But it’s also playing out in South Texas, in a district that stretches from San Antonio, a liberal area that makes up Cisneros’ base, to more moderate Laredo and its surrounding Rio Grande Valley counties, where support for Cuellar runs deep. Democratic voters there are largely Latino and historically more culturally conservative — a reality that partially explains Cuellar’s success there. It’s also a region where Republicans made major gains with Latino voters in the 2020 election, offering a window into a trend that could carry major implications across the national political map if it continues.
Still, Cisneros — an immigration attorney who interned in Cuellar’s Washington office as a college student — has used it to make the case that Cuellar isn’t focused on the interests of his district.
“It took me having to be in Congressman Cuellar’s office to find out that was anti-labor, to find out he was anti-choice, to find out he had lobbyist after lobbyist after lobbyist go through his office, and never really hosted families that looked like mine,” she said at a rally Friday with Vermont Sen. Bernie Sanders.
Big-dollar outside groups aligned with the moderates spent heavily, as they’ve done in Texas, but received only a modest return on their investment: In Oregon’s 5th District, Rep. Kurt Schrader, despite support from national Democrats and a PAC aligned with the pharmaceutical industry, is trailing primary challenger Jamie McLeod-Skinner. Pennsylvania state Rep. Summer Lee also appears to have overcome more than $3 million in super PAC spending to edge out her moderate rival for the nomination in the commonwealth’s open 12th District race.
In North Carolina, though, progressive favorites Nida Allam, the Durham County commissioner running in the 4th Congressional District, and former state Sen. Erica Smith, vying for a nomination in the 1st District, were handily defeated by moderate candidates bolstered by significant spending from dark money groups.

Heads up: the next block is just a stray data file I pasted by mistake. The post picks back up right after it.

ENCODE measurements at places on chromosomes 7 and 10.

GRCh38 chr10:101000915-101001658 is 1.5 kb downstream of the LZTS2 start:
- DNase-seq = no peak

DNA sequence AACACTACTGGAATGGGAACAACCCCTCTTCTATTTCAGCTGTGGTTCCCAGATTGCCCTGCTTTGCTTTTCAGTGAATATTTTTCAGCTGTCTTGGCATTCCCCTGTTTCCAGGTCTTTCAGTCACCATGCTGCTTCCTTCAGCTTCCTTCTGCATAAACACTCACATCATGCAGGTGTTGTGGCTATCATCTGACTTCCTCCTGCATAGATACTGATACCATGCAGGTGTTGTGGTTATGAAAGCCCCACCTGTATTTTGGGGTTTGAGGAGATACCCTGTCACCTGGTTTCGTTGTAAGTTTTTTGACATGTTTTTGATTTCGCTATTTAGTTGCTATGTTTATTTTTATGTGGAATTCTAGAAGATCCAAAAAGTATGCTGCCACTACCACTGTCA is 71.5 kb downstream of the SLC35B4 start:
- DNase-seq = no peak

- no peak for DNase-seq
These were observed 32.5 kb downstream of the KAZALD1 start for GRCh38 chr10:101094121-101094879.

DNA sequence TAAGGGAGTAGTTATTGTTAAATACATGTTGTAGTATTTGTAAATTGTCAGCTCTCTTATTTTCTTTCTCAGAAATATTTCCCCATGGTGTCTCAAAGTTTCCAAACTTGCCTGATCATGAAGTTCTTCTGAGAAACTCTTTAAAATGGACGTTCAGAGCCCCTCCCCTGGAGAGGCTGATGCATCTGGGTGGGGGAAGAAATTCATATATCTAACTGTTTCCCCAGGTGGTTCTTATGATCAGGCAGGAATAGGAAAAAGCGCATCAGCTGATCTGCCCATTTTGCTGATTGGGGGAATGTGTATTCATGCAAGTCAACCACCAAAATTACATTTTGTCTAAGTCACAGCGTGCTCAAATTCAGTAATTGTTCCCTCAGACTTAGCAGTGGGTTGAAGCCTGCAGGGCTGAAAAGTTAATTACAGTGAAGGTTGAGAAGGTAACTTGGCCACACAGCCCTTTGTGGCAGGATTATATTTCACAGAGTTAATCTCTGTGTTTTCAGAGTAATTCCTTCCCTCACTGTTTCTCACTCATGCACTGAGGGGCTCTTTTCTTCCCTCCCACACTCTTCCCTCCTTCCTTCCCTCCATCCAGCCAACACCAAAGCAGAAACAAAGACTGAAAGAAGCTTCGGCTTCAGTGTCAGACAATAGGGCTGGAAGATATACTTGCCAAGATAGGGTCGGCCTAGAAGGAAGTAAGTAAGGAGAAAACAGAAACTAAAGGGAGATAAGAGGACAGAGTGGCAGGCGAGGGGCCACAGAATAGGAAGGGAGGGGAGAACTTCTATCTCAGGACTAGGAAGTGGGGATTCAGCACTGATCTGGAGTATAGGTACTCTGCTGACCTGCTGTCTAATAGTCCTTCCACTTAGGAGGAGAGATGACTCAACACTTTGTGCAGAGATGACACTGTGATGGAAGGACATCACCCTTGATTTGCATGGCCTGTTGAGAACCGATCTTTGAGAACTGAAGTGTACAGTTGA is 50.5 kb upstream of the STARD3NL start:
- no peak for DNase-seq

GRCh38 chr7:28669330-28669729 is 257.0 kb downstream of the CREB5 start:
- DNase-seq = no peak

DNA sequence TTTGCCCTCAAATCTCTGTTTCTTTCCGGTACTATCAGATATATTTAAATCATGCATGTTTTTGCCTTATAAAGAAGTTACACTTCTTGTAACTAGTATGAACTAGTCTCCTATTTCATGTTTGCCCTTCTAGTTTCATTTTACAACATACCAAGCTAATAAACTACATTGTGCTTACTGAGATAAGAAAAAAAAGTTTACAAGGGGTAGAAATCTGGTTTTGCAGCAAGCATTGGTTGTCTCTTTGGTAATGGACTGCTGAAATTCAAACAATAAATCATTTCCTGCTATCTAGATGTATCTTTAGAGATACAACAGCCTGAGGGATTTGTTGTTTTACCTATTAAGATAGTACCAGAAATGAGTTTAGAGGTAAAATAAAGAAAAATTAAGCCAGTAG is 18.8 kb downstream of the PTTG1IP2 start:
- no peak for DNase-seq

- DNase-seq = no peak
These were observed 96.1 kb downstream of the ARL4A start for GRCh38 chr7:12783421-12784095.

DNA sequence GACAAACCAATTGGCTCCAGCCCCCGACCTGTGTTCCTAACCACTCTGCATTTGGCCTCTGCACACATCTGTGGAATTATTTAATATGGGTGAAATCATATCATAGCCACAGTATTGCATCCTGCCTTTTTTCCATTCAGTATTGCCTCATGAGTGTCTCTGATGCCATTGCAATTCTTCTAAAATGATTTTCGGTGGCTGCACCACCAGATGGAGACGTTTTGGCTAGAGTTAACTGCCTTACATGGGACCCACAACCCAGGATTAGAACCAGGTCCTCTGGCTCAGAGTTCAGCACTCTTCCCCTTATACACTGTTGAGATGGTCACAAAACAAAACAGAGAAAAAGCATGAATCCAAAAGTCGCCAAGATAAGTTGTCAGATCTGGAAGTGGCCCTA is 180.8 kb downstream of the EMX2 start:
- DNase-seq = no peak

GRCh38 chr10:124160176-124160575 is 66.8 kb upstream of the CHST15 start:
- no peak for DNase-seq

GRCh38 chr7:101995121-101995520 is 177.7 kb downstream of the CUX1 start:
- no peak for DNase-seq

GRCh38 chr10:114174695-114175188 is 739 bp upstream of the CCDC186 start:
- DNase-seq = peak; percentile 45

Divisions along ideological lines and the contentious relations between progressive groups and Democratic leadership on Capitol Hill have been cast in sharp relief by the clash over the Texas district.
Cisneros called on Democratic congressional leaders to drop their support for Cuellar after the high court draft was first reported. Instead, they reaffirmed their support.
Pelosi earlier this month called Cuellar a “valued member of our caucus.” And House Majority Leader Steny Hoyer of Maryland similarly defended Cuellar this month.
“We’re a diverse party and we have diverse opinions,” Hoyer told reporters. “We are overwhelmingly in our platform sense, a pro-choice party. …That does not mean there’s not room in our party for alternative voices.”
“I believe that Mr. Cuellar has represented his district well, his state well, I think he’s a valuable member of our Congress, and I’m supporting him for reelection,” Hoyer said.
Their continued support for Cuellar could help him avert disaster, but it has also reinforced Cisneros’ outsider image.
“The entire establishment in Washington — from Speaker Pelosi to (the American Israel Public Affairs Committee) — has supported an anti-choice extremist and tried to stop Cisneros every step of the way,” Justice Democrats communications director Waleed Shahid said. “This election is about sending a message to Washington that South Texas deserves a representative who isn’t beholden to the corporate donors, super PACs and powers that be.”
Cuellar has been boosted by nearly $2 million alone from the United Democracy Project, which is funded by AIPAC.
UDP spokesman Patrick Dorton said the group’s message is unchanged from past primaries and made no apologies for its involvement.
“The pro-Israel community will stand by its friends who support a strong U.S.-Israel relationship,” he said, “and confront those who are detractors of that relationship and would seek to undermine it.”
The new Mainstream Democrats PAC, which is backed LinkedIn founder Reid Hoffman, has also spent more than $750,000 to support Cuellar.